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"There's a lot of junk out there today. If you want it straight, read Kirby." -- Paul Newman

The Way It Is/ Searching for NASCAR's future

by Gordon Kirby
The formation of Race Team Alliance (RTA) has created a lot of hand-wringing among NASCAR's media. Traditionally, NASCAR has always been firmly opposed to unions of drivers or team owners and RTA's creation marks the first time in NASCAR's history that the teams will be represented by a formal organization of owners rather than each man lobbying on his own behalf.

Nine of NASCAR's biggest teams have formed RTA aiming to, "explore common interests, reduce costs and collaborate on initiatives to promote and expand NASCAR." At the moment RTA's nine teams represent 25 cars but RTA says it plans to invite all full-time Sprint Cup teams to join the organization.

RTA's founding members are: Hendrick Motorsports (four cars), Stewart-Haas Racing (four), Joe Gibbs Racing (three), Richard Childress Racing (three), Roush Fenway Racing (three), Michael Waltrip Racing (two), Team Penske (two), Chip Ganassi Racing (two) and Richard Petty Motorsports (two).

Rob Kauffman is RTA's chairman and spokesman. Kauffman has been the co-owner of Michael Waltrip Racing since 2006. In 1998 Kauffman founded Fortress Investments, a hedge fund and private equity firm. Kauffman's net worth was listed by Fortune magazine in 2007 at $1.8 billion although he fell off the billionaires list amid the recession of 2009. He sold his shares in Fortress Investments in 2013 for $180 million.

Kauffman lives in London and New York and has raced GT cars, including co-driving a Ferrari 458 Italia at Le Mans with Waltrip and Brian Vickers. Kauffman also owns a vintage car restoration business. He says the RTA teams will pool resources to save money on hotels and disability insurance and to create economies of scale in purchasing machinery and equipment.

© Nigel Kinrade/Autostock
"The teams have met in various forms and forums over the years to explore areas of common interest," Kauffman said. "This simply formalizes what was an informal group. We all have vested interests in the success and popularity of stock car racing. By working together and speaking with a single voice, it should be a simpler and smoother process to work with current and potential groups involved with the sport."

Speaking from the back of one of NASCAR's haulers at New Hampshire Motor Speedway the weekend before last NASCAR's president Mike Helton briefly addressed the RTA's formation.

"We've got great respect for all of our stakeholders in the sport," Helton said. "We take very serious our responsibility to make decisions in this sport, in the garage area, for the race tracks and the other partners that we've got because we've all worked together for a long time to make a great product. Part of that responsibility is to have a sport that has a great product at great race tracks for our fans. And the owners have been very clear that that's their intention too, so we stand together very clearly on that.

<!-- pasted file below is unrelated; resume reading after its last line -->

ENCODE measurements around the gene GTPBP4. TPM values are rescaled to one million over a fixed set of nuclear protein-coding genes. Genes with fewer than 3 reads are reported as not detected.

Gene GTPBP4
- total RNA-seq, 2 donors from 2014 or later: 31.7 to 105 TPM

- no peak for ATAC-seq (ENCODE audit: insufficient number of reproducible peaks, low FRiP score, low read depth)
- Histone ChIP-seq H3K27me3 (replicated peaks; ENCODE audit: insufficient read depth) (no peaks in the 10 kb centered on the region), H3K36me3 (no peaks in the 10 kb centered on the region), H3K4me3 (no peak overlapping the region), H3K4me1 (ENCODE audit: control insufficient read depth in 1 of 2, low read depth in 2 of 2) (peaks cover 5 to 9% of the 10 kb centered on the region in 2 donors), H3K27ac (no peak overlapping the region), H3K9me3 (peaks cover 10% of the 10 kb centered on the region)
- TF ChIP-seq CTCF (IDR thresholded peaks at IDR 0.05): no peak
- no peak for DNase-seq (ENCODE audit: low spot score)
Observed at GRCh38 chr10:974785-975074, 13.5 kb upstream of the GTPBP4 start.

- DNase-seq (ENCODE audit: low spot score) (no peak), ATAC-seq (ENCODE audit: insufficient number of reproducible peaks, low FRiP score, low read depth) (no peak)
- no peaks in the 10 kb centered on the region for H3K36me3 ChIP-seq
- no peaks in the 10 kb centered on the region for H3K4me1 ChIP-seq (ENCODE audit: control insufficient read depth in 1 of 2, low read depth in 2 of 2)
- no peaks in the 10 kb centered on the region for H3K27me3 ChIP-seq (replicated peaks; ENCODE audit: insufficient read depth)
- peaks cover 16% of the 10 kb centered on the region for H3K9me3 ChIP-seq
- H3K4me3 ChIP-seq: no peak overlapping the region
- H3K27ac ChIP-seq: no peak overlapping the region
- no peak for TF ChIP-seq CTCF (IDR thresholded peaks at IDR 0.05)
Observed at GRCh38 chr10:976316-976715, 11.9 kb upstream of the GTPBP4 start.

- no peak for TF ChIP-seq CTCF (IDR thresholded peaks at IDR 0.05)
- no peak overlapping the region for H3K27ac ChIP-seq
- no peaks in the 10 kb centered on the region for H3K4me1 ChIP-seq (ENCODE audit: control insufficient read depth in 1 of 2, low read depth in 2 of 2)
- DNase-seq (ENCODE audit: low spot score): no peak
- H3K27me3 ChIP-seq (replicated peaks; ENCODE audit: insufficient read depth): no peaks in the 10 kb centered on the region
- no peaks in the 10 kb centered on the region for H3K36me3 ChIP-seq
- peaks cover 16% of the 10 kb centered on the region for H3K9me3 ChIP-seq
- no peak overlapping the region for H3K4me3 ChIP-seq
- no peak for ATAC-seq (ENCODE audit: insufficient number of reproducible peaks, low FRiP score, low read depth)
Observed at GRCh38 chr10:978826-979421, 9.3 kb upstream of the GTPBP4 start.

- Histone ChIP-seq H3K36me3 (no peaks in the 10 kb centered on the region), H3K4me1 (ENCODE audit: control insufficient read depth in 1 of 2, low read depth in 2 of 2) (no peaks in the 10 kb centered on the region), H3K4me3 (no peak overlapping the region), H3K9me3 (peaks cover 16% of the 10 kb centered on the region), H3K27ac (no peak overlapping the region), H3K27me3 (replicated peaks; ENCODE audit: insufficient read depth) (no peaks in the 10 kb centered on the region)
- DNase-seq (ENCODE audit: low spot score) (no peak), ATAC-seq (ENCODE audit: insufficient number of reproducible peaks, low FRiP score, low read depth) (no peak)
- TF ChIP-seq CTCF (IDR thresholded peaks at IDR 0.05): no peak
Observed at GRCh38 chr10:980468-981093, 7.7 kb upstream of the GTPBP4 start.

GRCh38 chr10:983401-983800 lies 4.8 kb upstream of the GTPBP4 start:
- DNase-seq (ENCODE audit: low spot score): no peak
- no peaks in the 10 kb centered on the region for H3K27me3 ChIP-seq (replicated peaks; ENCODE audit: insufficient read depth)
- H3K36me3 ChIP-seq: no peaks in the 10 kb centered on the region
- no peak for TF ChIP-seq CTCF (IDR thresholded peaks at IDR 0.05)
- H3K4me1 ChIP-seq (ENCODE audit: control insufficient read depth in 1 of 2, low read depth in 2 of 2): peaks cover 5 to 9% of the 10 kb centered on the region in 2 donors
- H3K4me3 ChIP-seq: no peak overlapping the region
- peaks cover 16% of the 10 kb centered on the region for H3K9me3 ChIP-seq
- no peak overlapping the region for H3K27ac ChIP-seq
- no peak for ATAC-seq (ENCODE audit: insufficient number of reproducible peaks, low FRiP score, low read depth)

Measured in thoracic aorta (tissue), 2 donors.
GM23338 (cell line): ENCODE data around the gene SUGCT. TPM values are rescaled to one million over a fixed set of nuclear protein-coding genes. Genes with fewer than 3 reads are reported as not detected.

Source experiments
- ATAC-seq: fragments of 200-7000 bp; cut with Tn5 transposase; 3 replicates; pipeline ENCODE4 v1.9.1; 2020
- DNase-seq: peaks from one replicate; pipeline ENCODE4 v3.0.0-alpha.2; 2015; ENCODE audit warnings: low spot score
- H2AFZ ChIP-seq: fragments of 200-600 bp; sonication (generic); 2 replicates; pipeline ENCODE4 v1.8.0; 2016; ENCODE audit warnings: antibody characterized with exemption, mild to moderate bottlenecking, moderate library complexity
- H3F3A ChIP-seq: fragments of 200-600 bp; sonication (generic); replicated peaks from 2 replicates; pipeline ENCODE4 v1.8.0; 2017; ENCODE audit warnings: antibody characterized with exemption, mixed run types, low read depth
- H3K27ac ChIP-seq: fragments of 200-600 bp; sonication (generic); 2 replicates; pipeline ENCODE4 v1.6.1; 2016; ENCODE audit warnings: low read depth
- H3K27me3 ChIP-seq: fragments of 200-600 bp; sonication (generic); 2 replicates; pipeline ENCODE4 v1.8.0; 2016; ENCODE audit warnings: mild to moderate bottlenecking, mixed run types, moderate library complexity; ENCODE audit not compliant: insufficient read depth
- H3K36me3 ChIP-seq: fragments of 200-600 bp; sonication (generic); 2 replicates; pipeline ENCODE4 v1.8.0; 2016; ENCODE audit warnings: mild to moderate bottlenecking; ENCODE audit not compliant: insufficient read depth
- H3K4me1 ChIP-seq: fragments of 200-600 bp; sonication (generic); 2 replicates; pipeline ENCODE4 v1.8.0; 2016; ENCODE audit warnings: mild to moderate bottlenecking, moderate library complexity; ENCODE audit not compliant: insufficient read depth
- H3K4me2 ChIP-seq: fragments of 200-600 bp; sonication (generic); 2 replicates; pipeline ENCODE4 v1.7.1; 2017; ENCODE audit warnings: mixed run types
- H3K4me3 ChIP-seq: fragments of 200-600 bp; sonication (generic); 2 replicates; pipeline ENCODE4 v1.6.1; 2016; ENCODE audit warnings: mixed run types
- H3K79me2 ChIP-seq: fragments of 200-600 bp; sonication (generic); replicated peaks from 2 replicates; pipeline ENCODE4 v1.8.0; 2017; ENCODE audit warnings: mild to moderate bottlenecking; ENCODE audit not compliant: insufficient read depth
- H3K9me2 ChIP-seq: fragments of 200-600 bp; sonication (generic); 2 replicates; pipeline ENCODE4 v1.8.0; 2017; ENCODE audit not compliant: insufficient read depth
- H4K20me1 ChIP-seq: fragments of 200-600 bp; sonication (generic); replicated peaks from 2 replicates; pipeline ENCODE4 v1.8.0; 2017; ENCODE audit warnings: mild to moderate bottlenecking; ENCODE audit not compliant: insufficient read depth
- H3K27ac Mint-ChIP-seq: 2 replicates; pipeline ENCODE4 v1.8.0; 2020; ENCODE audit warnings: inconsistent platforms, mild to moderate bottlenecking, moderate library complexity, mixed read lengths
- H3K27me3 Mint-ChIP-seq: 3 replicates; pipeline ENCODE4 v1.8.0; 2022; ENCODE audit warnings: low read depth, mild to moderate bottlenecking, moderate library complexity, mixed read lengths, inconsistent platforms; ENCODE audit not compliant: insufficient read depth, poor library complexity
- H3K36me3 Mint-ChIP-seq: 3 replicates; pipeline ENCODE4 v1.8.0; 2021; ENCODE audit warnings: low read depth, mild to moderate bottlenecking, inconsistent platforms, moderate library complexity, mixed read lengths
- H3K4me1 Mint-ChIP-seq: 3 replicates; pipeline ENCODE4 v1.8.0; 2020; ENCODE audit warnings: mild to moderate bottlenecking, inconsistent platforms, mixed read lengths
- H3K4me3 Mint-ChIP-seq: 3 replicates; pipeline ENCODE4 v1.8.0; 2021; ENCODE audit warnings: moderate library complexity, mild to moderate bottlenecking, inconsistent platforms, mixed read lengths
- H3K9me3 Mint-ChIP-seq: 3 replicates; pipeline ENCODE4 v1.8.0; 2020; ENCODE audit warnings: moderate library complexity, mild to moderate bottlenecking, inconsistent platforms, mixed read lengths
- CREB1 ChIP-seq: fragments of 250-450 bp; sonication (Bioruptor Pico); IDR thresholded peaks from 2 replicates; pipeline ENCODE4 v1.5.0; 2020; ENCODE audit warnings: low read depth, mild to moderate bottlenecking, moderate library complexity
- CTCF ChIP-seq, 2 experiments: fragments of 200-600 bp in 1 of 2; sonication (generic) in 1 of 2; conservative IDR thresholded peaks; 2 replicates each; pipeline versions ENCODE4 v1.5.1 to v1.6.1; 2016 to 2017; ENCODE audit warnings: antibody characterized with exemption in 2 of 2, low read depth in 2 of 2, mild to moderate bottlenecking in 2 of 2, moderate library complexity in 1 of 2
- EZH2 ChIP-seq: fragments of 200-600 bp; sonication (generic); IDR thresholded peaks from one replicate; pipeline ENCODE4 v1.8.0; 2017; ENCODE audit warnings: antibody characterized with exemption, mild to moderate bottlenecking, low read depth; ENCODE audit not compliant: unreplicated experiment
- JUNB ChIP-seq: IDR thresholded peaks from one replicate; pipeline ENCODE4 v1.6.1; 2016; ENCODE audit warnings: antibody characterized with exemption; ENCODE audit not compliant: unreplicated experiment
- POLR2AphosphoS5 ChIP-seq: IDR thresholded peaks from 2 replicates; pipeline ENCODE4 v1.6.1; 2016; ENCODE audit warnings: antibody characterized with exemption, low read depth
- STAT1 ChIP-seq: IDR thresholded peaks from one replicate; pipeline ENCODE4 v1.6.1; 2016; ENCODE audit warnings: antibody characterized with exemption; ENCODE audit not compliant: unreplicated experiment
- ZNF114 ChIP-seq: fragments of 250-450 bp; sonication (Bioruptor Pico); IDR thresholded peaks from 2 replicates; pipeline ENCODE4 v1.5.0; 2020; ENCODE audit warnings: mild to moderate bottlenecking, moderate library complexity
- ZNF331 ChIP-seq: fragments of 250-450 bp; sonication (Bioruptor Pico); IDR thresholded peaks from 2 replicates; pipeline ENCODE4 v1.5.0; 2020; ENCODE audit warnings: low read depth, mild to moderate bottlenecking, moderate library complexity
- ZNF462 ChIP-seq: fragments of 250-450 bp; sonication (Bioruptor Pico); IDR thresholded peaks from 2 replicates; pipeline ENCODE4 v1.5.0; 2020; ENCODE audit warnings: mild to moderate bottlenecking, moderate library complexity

"Part of our method of operation over the last six decades is to make decisions by listening to a lot of individual stakeholders in the garage area. Every car owner in here has a voice--crew members, drivers, crew chiefs--and we take that input and we make what we think are the best decisions that are good for the whole sport. We will continue to operate that way. We'll continue to do business the way we've done it in the past. We talk to a lot of folks to help us make our decisions about how to go forward."

Helton was asked how much dialogue NASCAR has had with RTA.

"They told us in advance of their announcement but we've had no conversations so far other than that," he said. "You know everything we know. Again, we will continue to operate the way we have the last six decades.

"I want to dispel the perception of any animosity," Helton continued. "They play an important role in the sport and they deserve to be able to put forward their views. I think they've made clear their intentions are to grow the sport, to make the sport stronger and their ownerships stronger. We have respect for what they do and for their business models."

Helton emphasized that NASCAR will continue to operate as it has for many decades. He also underlined the point that NASCAR casts a wide net in listening to all parties involved.

"We believe the way we've run our form of motor sport has worked," he stressed. "We continue to add assets and value in order to create growth and we want the teams to contribute to add to that. A lot of that is to limit the barrier to entry and we encourage owners, drivers and crew chiefs to be part of this sport.

"We talk a lot about rules and regulations and that doesn't stop. We're business as usual on that. What they're putting together, we'll get the information like you'll get it. We're going to stay our course on the way we do business.

© Nigel Kinrade/Autostock
"I caution everyone on the perception of this," Helton added. "We've got a lot of people involved. More people are involved from NASCAR today than ever to listen to the different disciplines in the garage and hear them so we can make the best decisions that we can."

Six-time Sprint Cup champion Jimmie Johnson also was asked about the RTA during NASCAR's recent weekend in New Hampshire.

"I'm excited for the teams and the opportunity they have to work together and try to hold the costs down and have a more clear, concise role in a variety of aspects of the industry," Johnson said. "We'll see where things go. I'm happy that the teams are working together to try to drive costs down. It's a very expensive sport.

"I'm fortunate to drive for Hendrick Motorsports which gives us the best of any situation, but it's still tough and expensive. Hopefully, all the stakeholders can improve their positions and make our sport stronger.

"Everybody's paying attention for sure. We were briefed on it the week before the announcement. That was the first that I heard of it. But I absolutely think there are a lot of people from NASCAR to the drivers, team owners and fans who want to see the sport grow.

"So everyone is paying attention to any alliances that may be put together to see what direction NASCAR is heading. We all want the best for this sport and are paying attention to what others are doing for this sport too."

Johnson was asked if RTA could create a split or division of NASCAR.